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“We’re two years in,” says Renée McElheney, “and I’m still seeing so much anti-Trump stuff and I’m like, ‘C’mon, y’all.’”
One of the y’alls is Renée’s own daughter Taylor Perkins, 23 and a student at Old Dominion University in Norfolk. Every morning, Renée says, Taylor proudly forwards to her mom the latest anti-Trump online fusillade.
“And every morning,” the mother reports, “I disprove it. And then she starts preaching about pro-choice and how horrible all Republicans are, and I have to remind her that I am one, and we’re not all monsters. She’s as Democrat as you can get, and she’s down there at Old Dominion drowning in student loans and all excited about how Bernie, Bernie, Bernie’s gonna wipe out all her debt and legalize marijuana all across the country.”
“Would your daughter heckle a Trump cabinet member in a restaurant?”
“Does she hate to the point of shooting somebody?”
“No, ‘cause she’s against ALL guns.”
“I never thought it would cut through my own family,” says Renée McElheney. “We’ve come to a place now where we don’t talk about it anymore. We talk about school, we talk about relationships, we talk about family. At Thanksgiving, we won’t mention it at all.”
Not long ago, the shopkeeper says, she had Jim and Jay Miller come over to do some work on her house.
“Do you know what my daughter said that day? She said, ‘Mom, I’m not coming home until those racists are gone.’”
You may have heard that there is going to be an election across the United States on Tuesday, with all 435 seats in the House of Representatives in play all over again. For this you can thank James Madison, who proposed two-year terms for the lower chamber because, as he wrote in Federalist Paper 52, the House would wield the ultimate weapons of budgeting and impeachment. “It is a received and well-founded maxim,” quoth the squire of Montpelier, “that the greater the power is, the shorter ought to be its duration; and, conversely, the smaller the power, the more safely may its duration be protracted.” So Donald Trump gets four years and the haughty senators six while the people’s reps are unseated after two.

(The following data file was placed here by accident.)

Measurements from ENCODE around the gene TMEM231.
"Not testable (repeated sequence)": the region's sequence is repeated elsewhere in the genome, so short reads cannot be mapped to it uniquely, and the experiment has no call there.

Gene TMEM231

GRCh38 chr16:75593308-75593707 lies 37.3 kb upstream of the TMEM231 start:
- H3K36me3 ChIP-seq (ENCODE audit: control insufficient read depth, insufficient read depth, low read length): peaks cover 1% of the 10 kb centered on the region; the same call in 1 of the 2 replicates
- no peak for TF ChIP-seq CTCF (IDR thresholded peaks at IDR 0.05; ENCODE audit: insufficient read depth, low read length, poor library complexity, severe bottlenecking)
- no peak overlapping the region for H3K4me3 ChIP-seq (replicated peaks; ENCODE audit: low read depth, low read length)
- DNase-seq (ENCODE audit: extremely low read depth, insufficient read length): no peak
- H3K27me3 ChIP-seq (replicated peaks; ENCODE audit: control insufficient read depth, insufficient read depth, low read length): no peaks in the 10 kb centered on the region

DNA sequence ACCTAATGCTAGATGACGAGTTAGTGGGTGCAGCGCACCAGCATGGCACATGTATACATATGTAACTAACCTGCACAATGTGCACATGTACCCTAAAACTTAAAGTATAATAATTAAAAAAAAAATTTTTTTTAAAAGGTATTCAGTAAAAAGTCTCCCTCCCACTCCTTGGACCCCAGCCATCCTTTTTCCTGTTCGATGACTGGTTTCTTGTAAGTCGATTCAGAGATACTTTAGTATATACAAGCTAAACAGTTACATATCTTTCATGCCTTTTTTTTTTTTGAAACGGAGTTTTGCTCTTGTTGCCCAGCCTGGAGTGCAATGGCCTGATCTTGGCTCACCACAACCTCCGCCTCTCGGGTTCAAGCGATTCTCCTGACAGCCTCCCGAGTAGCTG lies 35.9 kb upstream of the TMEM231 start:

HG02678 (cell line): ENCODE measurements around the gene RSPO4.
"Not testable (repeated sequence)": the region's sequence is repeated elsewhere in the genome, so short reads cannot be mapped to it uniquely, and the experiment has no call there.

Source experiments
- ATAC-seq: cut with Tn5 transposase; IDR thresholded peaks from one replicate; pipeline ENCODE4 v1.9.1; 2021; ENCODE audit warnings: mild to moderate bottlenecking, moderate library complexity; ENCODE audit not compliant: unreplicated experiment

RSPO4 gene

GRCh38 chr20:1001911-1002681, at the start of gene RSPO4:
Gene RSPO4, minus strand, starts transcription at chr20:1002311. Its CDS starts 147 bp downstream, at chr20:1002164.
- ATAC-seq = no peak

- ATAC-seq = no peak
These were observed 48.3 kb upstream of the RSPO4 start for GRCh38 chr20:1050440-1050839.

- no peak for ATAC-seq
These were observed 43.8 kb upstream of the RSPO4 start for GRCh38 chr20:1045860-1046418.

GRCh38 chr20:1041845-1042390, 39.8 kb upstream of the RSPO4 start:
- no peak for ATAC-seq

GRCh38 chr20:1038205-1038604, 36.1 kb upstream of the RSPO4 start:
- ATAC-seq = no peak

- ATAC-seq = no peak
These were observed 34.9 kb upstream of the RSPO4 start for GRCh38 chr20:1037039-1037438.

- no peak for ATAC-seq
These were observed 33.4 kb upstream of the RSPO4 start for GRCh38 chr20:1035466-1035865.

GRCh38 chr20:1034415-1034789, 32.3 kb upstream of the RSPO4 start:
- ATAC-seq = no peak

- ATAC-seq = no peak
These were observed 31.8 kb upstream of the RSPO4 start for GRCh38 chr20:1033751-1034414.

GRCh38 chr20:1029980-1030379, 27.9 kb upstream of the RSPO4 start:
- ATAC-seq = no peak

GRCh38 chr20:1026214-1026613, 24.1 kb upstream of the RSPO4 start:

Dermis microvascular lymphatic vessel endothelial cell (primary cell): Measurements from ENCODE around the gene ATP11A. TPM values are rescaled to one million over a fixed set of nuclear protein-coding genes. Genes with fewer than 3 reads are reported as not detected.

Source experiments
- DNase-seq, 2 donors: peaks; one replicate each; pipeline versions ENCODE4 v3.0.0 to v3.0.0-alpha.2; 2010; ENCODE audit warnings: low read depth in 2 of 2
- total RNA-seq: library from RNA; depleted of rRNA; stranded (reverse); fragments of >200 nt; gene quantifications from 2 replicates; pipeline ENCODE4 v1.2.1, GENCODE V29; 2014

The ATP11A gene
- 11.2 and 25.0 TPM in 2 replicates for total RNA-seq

Last Wednesday morning, it was easy to pinpoint the dividing line between red and blue America—it was South Main St. in the little town of Blackstone, Va. down almost to the North Carolina border. In a pastel gourmet café on one side of the street was the Democratic candidate for the 7th District, and on the other side of the street, in a black-walled brew pub, was the Republican. The seat, which has been held by Republicans for the past half-century, is rated a toss-up this time. Close to 10 million dollars has been spent on broadcast advertising across this fractional slice of the Commonwealth, nearly all of it spiteful, personal, venal, and untrue. As a whole, the Commonwealth of Virginia is so perfectly, precisely, politically divided that the swing vote in the state House of Delegates was decided by a draw of lots last December after one contest ended in a tie, 11,608-11,608.
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The Democratic challenger in the 7th this year is Abigail Spanberger, a mother of three and former CIA undercover agent who speaks enchanting French. The Republican incumbent is Dave Brat, PhD (Economics), a Freedom Caucus stalwart and former university professor whose advertisements accuse Ms. Spanberger of intending to double the federal income tax, fling open the Mexican border, impeach The Donald, and serve as a drooling lapdog of the detested Nancy Pelosi. At a debate in October, Rep. Brat uttered the words “Nancy Pelosi” so frequently that the audience started laughing at each new invocation.
In Blackstone, the Spanberger event attracted about 25 African-Americans and fifteen Caucasians in a town that is split 50-50 between the two races. The Brat chat enfolded twenty white folks, or at least that’s how many were in the pub before the illiberal Congressmen threw all the reporters out after a harangue about how the media hasn’t done its homework about Spanberger’s terrorist sympathies. The tirade was unprovoked and unbecoming, but in 2018, in terms of vindictiveness, self-elevation, and accusatory rhetoric, it is not possible to rank Brat worst.
When Abigail Spanberger walked into the Corner Café, she clasped a woman named Janice Hawkes in a Bill Clinton embrace that was so long and soulful that Ms. Hawkes came up crying.
“There is so much joy,” the weeper explained. And it was only joy, and the human touch, she said, that could heal Donald Trump and the 7thDistrict and the wider nation.
“He has to walk a mile in a lot of people’s shoes,” she said of the 45th president. “It has to start in HIS house. Can Donald Trump change? Did Pharaoh change and let Moses’s people go?”
“Why do you trust Abigail Spanberger?” Janice Hawkes was asked.
“You just saw her hug me,” she replied.
Only Mayor Billy Coleburn, who also edits the local newspaper, attended both affairs that Halloween morn. Mayor Coleburn described himself as a Trump voter, “a Second Amendment nut who doesn’t own a handgun,” “very liberal on social issues,” a friend of both the white and black populations and “just a free thinker.”
“Being American used to be a passport to anywhere in the world,” said Billy Coleburn. “Now it’s a target on your back.” The horror at the synagogue in Pittsburgh, he said, “is not Trump’s fault, and Columbine wasn’t Bill Clinton’s fault. We’ve allowed all this toxicity and we practice it ourselves. It’s ALL ours’ fault.”
“It’s not that we’re against people of different colours,” he said of the looming Honduran caravan. “We just want orderly stuff.”